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18 October 2007


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We have a long way to go, but I am happy to hear that someone "in the know" is so optimistic. I fear that one of the biggest obstacles is attitudes and those are surely harder to change than policies. With that said, every animal that is spared a death sentence to find a forever home is a success in my book. Looking forward to learning more about this.


I am very much in favor of a new approach to lessen the killing of dogs and am intriqued by Winograd's writing. I like his holistic concept of changing the whole way we think about this issue.

But as one pit bull rescuer notes, it's weird to hold up SFSPCA as a great example, since they don't adopt pit bulls.. they let other orgs do their dirty work which is exactly what critics of "no kill" claim is a major hypocrisy of this movement

"SF has not solved its homeless pet problem...It's only pretending that pit bulls are unadoptable in order to hold up the multi-million dollar facade of being a no-kill city."

Gina Spadafori

In the first place, the SF SPCA is NOT the same organization as it was when Avanzino was in charge.

In the second place, the no-kill strategies outlined by Avanzino and Winograd emphasize community, regional and national solutions. A single shelter can't be no-kill on its own.

Finally, the charge of "cherry-picking" and "someone else kill" is blowhard-ism and distraction by folks who can't see beyond the status quo, or by disingenous animal-rights radicals who have a true goal of ending the "explotation" of all domestic animals by ending their kind.

Read "Redemption." READ IT. READ IT. READ IT. Winograd has an entire section on pit bulls. Luisa wrote about that aspect on her Lassie Get Help blog, here.

If you're going to argue against no-kill, it really does help to know what the heck you're talking about. The critics often either don't, or are being intentionally misguiding.


"Our syndicated newspaper Pet Connection feature will do a piece on the no-kill movement, based on this interview as well as a long interview I did with Nathan Winograd."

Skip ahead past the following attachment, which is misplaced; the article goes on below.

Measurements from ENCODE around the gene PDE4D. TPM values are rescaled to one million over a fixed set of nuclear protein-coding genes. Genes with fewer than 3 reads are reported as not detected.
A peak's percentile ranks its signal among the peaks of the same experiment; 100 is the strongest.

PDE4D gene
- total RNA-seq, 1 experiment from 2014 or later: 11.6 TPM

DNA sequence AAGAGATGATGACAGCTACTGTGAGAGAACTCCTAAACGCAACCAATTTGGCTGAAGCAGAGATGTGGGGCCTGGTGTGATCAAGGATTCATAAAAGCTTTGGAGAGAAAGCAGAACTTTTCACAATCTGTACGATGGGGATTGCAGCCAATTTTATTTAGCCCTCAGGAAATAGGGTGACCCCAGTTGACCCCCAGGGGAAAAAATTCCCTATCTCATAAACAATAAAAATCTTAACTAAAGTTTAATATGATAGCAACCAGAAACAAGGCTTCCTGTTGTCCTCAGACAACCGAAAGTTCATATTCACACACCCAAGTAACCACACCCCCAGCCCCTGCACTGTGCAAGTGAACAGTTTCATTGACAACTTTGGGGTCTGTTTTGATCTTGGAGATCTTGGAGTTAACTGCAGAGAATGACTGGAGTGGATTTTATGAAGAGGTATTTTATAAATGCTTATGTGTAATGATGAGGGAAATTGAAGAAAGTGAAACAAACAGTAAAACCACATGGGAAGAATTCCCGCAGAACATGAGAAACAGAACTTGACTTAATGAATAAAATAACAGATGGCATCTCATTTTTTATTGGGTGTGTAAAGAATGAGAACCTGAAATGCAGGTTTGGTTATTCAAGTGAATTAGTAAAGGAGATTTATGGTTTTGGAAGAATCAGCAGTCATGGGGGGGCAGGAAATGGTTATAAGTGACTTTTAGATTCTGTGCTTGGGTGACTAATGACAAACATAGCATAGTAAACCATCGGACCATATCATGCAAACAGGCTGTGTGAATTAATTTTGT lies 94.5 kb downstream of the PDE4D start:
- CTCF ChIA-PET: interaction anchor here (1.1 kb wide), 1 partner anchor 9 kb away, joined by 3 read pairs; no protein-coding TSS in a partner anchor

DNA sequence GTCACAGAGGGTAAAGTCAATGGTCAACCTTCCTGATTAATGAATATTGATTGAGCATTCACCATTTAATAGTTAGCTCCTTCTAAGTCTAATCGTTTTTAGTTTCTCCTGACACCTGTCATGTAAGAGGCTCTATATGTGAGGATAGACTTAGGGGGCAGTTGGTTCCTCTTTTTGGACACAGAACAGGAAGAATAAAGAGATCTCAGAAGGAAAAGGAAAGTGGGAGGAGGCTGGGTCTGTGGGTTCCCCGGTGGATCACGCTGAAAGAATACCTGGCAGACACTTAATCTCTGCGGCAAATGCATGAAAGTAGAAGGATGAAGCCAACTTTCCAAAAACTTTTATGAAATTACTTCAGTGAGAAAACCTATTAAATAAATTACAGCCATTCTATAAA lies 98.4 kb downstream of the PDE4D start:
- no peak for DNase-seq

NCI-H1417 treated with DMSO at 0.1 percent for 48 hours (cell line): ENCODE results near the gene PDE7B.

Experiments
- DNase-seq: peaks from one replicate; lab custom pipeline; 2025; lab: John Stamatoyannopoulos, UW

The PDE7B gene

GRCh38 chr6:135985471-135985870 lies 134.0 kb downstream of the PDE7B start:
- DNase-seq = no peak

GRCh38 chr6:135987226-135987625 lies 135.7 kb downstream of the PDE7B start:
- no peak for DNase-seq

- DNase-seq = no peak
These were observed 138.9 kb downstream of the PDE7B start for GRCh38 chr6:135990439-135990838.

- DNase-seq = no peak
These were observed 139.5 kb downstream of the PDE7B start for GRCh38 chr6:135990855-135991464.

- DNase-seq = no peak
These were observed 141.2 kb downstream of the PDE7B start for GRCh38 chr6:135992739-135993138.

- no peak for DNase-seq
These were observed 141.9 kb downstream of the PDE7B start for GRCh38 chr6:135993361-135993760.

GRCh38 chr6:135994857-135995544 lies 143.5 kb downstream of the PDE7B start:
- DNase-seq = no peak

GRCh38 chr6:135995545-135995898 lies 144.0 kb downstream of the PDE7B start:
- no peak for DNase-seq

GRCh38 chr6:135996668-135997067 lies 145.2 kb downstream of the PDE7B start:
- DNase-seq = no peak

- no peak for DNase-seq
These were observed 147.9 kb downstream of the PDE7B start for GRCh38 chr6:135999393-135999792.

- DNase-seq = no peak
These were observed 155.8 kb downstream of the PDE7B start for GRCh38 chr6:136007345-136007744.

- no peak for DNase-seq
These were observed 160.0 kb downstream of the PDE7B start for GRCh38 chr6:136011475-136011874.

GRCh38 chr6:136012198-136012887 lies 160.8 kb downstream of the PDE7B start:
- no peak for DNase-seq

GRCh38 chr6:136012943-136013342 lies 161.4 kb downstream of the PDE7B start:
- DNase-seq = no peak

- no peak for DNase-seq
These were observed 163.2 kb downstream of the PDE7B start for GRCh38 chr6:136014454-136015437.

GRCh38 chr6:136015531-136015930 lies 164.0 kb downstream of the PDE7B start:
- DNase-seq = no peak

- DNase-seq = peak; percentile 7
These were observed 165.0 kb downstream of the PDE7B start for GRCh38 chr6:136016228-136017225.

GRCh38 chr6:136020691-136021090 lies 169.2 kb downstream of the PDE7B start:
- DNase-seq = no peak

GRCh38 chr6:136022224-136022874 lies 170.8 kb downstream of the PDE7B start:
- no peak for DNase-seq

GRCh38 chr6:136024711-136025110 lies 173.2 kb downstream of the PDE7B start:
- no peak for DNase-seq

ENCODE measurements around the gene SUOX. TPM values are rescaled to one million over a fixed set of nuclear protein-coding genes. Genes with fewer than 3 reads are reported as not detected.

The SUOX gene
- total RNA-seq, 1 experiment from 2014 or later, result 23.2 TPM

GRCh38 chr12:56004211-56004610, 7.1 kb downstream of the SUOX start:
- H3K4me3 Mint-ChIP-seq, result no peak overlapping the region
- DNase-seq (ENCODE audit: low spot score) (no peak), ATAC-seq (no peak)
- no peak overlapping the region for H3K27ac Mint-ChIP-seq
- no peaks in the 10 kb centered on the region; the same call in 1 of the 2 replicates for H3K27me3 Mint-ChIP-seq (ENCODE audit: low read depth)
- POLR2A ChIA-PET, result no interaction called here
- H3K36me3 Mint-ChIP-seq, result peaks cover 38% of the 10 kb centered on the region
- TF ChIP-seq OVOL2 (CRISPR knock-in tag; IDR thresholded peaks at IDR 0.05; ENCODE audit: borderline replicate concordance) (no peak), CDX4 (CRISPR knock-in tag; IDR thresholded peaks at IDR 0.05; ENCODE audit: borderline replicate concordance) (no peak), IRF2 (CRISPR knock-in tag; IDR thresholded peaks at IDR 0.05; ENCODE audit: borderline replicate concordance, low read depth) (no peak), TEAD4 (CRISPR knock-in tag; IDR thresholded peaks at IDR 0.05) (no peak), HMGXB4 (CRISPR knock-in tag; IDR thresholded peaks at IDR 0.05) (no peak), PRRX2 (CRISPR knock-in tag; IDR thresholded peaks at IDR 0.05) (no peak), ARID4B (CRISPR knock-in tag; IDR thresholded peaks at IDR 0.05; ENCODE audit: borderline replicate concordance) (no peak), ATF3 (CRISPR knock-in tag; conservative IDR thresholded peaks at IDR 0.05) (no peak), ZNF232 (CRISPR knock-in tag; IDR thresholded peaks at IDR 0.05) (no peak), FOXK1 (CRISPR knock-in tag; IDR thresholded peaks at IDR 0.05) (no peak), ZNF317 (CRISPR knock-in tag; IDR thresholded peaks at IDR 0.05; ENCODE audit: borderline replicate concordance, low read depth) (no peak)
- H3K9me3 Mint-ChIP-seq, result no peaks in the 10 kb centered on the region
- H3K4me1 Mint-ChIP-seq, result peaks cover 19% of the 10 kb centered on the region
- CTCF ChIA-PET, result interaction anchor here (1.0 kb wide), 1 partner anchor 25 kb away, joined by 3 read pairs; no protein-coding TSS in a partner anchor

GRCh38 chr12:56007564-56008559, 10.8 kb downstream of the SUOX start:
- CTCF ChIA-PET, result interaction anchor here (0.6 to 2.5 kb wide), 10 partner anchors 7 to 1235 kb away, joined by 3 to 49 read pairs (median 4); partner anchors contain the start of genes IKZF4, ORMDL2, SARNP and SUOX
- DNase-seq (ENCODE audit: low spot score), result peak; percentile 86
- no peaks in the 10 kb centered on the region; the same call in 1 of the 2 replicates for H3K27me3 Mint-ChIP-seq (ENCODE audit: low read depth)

I can't wait to read it!


I'm not attacking the no kill notion, and I've read Redemption.

But it is ABSOLUTELY TRUE that SF SPCA TODAY is not adopting out pit bulls at the same time it pretends to be no kill. It's BAD RAP, who works in that area, who is pointing out this reality.

The hypocrisy of some no kill advocates is fair game... Winograd makes the same point.

Getting defensive about the reality of CURRENT no kill practices doesn't help get to the desired end of a real "no kill"nation

Which by the way is NOT "no kill"... Winograd himself only believes 90-95% of animals can live. Of course that's remarkably better than the current situation and would be a superb accomplishment.

But the very term "no kill" is highly deceptive. I asked him about that in the Best Friends forum and he blew me off, to my disappointment.

Words matter. The movement needs to find another name.

Christie Keith

I believe that he distinguishes between killing and euthanasia. He does that in the book and in the interview I did with him. Killing is done for population control. Euthanasia is done for the same reasons loving pet owners would do it.

No one would suggest an end to euthanasia. No kill is about not using killing for animal population control.

Sue Cosby


Christine is correct and you are right, words matter. The fact that animal shelters have adopted the word "euthanasia" to describe the killing of healthy and savable animals is the only highly deceptive use of wording.

The word euthanasia must be reserved for irremediably suffering animals just as you might choose to do if your animals were suffering and their prognosis for recovery is poor to none.

The movement doesn't need to find another name, the name is correct. It's shelter workers who need to choose their words more carefully.

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